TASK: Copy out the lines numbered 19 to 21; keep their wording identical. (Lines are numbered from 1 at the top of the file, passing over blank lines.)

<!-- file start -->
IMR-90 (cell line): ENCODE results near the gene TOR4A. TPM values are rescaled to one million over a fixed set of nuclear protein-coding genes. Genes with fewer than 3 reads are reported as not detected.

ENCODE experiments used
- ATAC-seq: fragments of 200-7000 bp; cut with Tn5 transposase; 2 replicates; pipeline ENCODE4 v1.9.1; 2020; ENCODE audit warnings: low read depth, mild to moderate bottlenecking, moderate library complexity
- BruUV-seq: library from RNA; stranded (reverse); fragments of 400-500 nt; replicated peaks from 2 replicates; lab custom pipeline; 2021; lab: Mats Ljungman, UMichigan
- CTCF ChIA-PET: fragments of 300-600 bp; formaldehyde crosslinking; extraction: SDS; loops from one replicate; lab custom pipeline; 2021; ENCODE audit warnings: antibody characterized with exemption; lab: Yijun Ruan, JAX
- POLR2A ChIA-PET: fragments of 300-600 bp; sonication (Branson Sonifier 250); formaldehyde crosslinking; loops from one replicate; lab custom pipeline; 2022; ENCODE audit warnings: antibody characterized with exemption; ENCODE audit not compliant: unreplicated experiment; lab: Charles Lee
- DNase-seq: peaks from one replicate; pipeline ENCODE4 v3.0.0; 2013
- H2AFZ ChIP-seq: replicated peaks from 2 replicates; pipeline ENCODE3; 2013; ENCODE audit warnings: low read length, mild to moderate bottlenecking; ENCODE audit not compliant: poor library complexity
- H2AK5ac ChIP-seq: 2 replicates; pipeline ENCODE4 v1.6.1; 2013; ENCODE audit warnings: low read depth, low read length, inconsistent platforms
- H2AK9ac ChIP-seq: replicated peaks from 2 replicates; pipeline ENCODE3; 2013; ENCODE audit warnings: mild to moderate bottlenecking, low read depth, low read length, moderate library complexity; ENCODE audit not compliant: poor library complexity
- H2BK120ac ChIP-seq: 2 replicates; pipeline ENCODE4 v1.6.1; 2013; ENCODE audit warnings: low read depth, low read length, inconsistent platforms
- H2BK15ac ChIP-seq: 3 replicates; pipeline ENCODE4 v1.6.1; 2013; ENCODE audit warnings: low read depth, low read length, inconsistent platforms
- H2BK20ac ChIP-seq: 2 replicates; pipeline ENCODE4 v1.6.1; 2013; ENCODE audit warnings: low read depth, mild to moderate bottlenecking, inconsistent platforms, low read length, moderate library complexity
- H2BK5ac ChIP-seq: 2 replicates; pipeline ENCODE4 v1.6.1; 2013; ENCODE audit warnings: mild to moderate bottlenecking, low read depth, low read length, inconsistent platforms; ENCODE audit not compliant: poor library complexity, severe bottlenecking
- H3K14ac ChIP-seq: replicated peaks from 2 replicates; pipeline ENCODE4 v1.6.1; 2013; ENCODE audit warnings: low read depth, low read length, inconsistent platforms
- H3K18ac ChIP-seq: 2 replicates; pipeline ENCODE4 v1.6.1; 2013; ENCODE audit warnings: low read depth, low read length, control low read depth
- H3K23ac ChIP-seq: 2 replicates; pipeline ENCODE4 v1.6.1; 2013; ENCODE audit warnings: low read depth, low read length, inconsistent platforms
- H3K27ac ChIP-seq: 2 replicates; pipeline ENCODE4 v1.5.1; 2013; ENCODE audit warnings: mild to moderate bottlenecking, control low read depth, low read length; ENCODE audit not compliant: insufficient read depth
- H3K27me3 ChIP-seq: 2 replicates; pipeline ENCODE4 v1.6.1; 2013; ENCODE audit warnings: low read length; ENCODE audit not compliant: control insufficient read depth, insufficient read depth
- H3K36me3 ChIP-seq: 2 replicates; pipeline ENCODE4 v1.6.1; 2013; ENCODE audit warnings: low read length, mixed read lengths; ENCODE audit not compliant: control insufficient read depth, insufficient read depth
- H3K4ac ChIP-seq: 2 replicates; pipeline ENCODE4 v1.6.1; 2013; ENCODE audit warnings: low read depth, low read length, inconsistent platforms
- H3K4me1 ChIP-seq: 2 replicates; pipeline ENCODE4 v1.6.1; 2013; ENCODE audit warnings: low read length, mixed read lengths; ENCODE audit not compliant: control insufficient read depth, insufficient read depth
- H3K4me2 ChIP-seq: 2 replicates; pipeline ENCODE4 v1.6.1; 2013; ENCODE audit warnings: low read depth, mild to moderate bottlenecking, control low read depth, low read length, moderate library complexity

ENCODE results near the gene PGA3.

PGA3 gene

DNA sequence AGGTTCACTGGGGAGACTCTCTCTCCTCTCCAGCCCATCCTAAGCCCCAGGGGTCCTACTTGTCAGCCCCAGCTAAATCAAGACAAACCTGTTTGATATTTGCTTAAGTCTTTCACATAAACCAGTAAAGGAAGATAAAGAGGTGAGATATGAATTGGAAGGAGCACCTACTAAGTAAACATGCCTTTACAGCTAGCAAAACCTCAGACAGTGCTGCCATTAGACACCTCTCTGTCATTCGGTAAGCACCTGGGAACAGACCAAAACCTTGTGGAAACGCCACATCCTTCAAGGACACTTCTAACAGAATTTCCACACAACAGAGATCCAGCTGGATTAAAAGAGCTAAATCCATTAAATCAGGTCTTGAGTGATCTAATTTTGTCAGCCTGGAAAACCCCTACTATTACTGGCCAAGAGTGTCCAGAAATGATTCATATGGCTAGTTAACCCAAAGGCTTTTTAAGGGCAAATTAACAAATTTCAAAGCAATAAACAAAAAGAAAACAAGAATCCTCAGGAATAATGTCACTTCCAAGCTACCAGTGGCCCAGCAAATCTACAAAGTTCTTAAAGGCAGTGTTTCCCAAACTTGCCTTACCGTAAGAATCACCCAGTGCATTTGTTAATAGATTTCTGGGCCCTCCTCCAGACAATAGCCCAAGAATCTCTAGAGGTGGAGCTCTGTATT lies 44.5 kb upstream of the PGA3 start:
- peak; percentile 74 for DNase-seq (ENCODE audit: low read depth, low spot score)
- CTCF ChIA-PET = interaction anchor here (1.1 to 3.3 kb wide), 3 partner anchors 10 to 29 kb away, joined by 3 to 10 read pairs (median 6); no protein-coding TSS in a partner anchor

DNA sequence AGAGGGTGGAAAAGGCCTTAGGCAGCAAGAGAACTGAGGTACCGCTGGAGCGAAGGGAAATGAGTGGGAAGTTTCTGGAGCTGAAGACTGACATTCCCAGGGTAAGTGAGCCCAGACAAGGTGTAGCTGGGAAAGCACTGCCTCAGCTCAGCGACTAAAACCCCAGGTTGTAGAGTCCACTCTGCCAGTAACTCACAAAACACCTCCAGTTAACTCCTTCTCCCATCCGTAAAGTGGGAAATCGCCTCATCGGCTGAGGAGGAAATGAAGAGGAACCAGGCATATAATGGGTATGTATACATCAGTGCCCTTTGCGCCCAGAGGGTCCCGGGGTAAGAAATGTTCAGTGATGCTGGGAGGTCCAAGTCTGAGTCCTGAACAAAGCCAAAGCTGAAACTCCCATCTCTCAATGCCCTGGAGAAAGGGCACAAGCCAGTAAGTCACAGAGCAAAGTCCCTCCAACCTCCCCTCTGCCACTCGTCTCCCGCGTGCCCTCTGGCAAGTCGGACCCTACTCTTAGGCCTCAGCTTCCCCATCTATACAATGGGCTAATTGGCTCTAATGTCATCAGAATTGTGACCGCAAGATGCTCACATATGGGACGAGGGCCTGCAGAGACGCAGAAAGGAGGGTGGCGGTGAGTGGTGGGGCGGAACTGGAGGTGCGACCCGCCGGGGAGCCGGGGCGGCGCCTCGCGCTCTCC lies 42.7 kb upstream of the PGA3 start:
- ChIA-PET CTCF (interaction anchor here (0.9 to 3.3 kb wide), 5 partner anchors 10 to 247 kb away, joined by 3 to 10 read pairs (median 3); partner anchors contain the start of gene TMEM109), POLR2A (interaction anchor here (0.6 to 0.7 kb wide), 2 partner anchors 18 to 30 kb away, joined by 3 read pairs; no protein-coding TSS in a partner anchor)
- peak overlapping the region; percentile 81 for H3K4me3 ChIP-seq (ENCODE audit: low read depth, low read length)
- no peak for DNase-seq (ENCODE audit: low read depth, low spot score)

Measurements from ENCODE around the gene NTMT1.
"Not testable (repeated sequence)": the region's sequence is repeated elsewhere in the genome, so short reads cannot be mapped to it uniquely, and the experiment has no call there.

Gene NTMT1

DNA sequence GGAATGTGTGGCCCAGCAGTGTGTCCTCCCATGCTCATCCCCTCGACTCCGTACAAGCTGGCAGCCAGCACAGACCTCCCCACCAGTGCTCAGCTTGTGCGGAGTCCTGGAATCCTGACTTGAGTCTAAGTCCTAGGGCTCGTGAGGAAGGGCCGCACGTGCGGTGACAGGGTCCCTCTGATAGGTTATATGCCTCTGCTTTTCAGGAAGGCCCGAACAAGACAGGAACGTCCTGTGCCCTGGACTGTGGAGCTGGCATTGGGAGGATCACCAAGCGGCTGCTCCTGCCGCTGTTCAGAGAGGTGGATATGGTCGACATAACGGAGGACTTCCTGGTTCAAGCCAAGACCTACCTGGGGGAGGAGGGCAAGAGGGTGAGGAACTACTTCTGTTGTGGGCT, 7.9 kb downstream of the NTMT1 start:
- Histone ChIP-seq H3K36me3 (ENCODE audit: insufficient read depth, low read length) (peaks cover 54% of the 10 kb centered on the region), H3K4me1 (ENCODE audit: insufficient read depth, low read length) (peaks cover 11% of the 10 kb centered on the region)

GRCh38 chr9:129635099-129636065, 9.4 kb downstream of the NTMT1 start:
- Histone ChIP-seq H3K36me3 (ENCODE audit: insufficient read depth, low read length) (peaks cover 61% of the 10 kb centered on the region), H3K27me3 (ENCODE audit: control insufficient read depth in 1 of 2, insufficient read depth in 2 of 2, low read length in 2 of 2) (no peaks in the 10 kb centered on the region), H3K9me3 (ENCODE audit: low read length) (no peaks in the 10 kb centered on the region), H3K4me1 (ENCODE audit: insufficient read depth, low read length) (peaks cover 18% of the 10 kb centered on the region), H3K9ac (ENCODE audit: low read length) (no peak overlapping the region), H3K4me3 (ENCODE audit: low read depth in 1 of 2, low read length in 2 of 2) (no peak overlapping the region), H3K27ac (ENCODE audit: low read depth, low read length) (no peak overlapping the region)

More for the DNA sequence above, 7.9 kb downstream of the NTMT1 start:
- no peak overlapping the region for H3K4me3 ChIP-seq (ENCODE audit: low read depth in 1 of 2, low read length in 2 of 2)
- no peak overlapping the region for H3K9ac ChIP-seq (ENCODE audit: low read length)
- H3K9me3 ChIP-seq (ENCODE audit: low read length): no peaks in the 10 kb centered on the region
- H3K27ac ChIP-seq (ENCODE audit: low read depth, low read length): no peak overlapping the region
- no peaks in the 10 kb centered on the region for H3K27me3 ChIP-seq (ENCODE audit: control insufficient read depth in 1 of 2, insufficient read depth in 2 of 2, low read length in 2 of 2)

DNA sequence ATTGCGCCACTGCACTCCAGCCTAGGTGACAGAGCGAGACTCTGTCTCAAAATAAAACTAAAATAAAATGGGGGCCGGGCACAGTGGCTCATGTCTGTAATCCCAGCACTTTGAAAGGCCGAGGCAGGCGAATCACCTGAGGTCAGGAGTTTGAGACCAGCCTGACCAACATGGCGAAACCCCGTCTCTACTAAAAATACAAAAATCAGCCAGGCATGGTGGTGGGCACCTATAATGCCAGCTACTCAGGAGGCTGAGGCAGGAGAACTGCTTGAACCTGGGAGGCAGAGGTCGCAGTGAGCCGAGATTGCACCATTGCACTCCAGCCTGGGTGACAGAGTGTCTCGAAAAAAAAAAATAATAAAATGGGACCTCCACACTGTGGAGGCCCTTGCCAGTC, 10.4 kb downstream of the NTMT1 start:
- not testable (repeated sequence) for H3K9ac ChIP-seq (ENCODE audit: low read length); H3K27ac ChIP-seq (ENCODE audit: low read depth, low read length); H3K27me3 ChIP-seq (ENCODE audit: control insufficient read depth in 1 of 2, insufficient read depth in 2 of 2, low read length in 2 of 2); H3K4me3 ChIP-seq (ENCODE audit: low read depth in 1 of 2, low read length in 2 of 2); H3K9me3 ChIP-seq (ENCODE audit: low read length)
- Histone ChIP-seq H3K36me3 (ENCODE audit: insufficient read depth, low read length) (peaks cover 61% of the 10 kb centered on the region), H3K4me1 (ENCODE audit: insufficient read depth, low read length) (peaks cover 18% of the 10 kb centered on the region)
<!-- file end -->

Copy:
- H3K27me3 ChIP-seq: 2 replicates; pipeline ENCODE4 v1.6.1; 2013; ENCODE audit warnings: low read length; ENCODE audit not compliant: control insufficient read depth, insufficient read depth
- H3K36me3 ChIP-seq: 2 replicates; pipeline ENCODE4 v1.6.1; 2013; ENCODE audit warnings: low read length, mixed read lengths; ENCODE audit not compliant: control insufficient read depth, insufficient read depth
- H3K4ac ChIP-seq: 2 replicates; pipeline ENCODE4 v1.6.1; 2013; ENCODE audit warnings: low read depth, low read length, inconsistent platforms